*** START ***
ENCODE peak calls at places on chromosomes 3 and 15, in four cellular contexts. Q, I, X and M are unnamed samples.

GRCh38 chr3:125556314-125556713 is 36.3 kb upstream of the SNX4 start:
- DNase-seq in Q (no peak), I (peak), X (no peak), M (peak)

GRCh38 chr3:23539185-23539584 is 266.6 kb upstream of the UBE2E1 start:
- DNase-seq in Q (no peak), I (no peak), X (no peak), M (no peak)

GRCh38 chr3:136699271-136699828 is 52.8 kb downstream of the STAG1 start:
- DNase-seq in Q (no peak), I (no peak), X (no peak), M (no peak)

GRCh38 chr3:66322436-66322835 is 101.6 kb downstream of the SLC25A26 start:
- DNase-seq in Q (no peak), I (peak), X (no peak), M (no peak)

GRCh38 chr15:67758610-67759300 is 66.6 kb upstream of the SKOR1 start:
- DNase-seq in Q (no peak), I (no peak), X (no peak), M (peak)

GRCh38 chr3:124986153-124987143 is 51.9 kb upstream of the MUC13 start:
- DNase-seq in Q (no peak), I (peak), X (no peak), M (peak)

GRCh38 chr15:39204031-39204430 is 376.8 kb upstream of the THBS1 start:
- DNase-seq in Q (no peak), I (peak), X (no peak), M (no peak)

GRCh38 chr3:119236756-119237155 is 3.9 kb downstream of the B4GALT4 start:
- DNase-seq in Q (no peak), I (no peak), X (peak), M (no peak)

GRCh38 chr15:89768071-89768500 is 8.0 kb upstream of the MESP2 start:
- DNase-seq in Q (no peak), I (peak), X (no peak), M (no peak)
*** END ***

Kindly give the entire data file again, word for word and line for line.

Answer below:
ENCODE peak calls at places on chromosomes 3 and 15, in four cellular contexts. Q, I, X and M are unnamed samples.

GRCh38 chr3:125556314-125556713 is 36.3 kb upstream of the SNX4 start:
- DNase-seq in Q (no peak), I (peak), X (no peak), M (peak)

GRCh38 chr3:23539185-23539584 is 266.6 kb upstream of the UBE2E1 start:
- DNase-seq in Q (no peak), I (no peak), X (no peak), M (no peak)

GRCh38 chr3:136699271-136699828 is 52.8 kb downstream of the STAG1 start:
- DNase-seq in Q (no peak), I (no peak), X (no peak), M (no peak)

GRCh38 chr3:66322436-66322835 is 101.6 kb downstream of the SLC25A26 start:
- DNase-seq in Q (no peak), I (peak), X (no peak), M (no peak)

GRCh38 chr15:67758610-67759300 is 66.6 kb upstream of the SKOR1 start:
- DNase-seq in Q (no peak), I (no peak), X (no peak), M (peak)

GRCh38 chr3:124986153-124987143 is 51.9 kb upstream of the MUC13 start:
- DNase-seq in Q (no peak), I (peak), X (no peak), M (peak)

GRCh38 chr15:39204031-39204430 is 376.8 kb upstream of the THBS1 start:
- DNase-seq in Q (no peak), I (peak), X (no peak), M (no peak)

GRCh38 chr3:119236756-119237155 is 3.9 kb downstream of the B4GALT4 start:
- DNase-seq in Q (no peak), I (no peak), X (peak), M (no peak)

GRCh38 chr15:89768071-89768500 is 8.0 kb upstream of the MESP2 start:
- DNase-seq in Q (no peak), I (peak), X (no peak), M (no peak)